The Boy Who Saw An Angel
Written For Christmas Warriors
And this fits the prompt Child over at the Writers’ Toybox
Word Count: 1339
Disclaimer: Still Joss’
Warning: Child kidnap alluded to and matters pertaining to it. Rest assured that all is well. There is nothing to squick you out.
Jo, you’re a Goddess. Thank you for the beta. (I’m cheeky. I hadn’t asked you yet.) :~)))
Summary: A boy on the run encounters an angel.
The Boy Who Saw An Angel
The boy was light on his feet. He was running as if his life depended on it, and it did depend on it. The boy didn’t know that, all he knew was that he was running away from a bad man. He wasn’t sure the man was bad, but he remembered the lessons his mum and dad had drilled into him. Don’t talk to strangers, don’t accept sweeties from one, and don’t get into a stranger’s car. The man had caught hold of his hand, while he had been standing, looking in the window of a toy shop, watching the toy train go round and round. He had managed to wriggle free and was now legging it down the street. It hadn’t occurred to the boy to call out and bring attention to the bad man. A group of people had formed and were listening to a band of carol singers on the street corner. The boy had sneaked away from his Christmas shopping parents, girls’ jewellery holding no interest to him at all, and now he was in trouble. If only he could outrun the man, he could double back and meet up with his folks before they knew he had wandered off. But the man was determined and was catching up. The boy saw a narrow street ahead and turned the corner, hoping to hide somewhere. The man’s footsteps followed him into the alley and the boy’s hopes sank. Ahead, there was a fire escape. Perhaps he could scramble up there and leave the man on the ground. He knew a lot of grown ups didn’t like heights. He felt a tug at his collar, and stumbled.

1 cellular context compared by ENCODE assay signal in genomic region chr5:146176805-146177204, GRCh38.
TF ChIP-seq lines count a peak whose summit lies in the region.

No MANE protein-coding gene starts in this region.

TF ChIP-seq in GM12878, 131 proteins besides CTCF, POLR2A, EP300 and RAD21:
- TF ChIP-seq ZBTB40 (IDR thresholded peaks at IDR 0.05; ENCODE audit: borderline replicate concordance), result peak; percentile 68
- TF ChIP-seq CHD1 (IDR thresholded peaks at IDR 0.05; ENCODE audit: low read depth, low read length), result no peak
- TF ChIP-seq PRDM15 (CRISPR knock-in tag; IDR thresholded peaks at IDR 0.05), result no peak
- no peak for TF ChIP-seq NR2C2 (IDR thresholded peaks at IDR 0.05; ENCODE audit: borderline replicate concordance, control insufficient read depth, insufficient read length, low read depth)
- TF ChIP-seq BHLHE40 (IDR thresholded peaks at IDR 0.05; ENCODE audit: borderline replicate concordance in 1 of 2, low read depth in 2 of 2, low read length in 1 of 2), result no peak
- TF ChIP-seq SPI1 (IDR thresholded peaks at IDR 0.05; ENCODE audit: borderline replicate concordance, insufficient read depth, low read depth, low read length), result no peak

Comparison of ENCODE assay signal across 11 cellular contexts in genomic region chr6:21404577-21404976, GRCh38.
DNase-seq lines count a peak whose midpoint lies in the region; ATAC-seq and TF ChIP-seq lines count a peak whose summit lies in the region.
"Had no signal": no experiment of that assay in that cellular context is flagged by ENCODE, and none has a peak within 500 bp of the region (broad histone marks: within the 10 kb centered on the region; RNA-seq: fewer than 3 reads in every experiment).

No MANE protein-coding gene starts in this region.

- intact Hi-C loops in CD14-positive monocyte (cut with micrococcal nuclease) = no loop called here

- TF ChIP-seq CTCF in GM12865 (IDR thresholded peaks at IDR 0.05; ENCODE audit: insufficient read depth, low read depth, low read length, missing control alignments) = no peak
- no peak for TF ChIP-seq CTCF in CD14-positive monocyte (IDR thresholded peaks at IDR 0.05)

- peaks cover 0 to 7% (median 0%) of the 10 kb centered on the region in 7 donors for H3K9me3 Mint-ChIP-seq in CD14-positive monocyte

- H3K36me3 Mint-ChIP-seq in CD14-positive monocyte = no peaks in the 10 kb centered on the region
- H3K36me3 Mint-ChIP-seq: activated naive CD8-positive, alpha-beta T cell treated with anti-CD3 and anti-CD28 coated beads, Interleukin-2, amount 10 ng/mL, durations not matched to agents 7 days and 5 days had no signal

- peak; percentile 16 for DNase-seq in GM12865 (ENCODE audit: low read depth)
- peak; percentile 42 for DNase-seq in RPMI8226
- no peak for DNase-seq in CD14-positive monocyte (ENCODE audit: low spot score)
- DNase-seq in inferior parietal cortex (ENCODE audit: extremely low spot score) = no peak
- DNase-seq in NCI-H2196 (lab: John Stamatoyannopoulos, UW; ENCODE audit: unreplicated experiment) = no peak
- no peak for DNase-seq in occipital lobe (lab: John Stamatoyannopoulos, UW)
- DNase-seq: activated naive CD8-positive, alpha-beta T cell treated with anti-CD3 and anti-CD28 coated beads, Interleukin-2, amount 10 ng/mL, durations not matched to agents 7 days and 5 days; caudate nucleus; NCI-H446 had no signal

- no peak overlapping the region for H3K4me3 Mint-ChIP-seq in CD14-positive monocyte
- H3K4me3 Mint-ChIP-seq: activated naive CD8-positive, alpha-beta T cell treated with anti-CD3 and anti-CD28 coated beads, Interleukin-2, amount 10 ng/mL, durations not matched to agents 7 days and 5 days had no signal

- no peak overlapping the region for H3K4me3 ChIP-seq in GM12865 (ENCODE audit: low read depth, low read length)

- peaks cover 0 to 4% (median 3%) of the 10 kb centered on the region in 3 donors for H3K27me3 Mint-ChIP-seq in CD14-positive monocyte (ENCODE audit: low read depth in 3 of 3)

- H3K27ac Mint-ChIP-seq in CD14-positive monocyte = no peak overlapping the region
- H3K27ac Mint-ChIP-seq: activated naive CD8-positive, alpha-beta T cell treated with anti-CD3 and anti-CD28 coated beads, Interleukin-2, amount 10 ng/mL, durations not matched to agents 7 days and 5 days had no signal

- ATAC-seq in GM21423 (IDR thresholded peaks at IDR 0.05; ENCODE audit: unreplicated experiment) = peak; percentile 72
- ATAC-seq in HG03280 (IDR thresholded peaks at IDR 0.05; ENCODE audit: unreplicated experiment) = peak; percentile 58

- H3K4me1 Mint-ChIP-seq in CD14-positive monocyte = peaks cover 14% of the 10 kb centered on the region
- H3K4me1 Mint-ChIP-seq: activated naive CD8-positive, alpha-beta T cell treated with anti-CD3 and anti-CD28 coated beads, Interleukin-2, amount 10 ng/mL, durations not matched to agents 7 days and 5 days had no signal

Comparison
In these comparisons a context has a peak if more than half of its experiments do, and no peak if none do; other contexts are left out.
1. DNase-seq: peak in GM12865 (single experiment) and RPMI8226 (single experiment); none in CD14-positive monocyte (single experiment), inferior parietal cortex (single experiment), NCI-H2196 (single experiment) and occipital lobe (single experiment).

Out of nowhere a woman appeared, snatching him up and into the safety of her arms.
“Leave him be,” he heard the woman say. He was able to catch his breath, safe in her embrace. And then the bad man spoke.
“Who’s gonna make me?”
The boy peeked out from the woman’s arms. There was another man standing in the alley. The boy could make out his shape in the gloom. The man was taller than the bad man. The bad man had spun about to face the other man.
He felt the woman’s chest vibrate when she said, “He’s all yours, Angel.”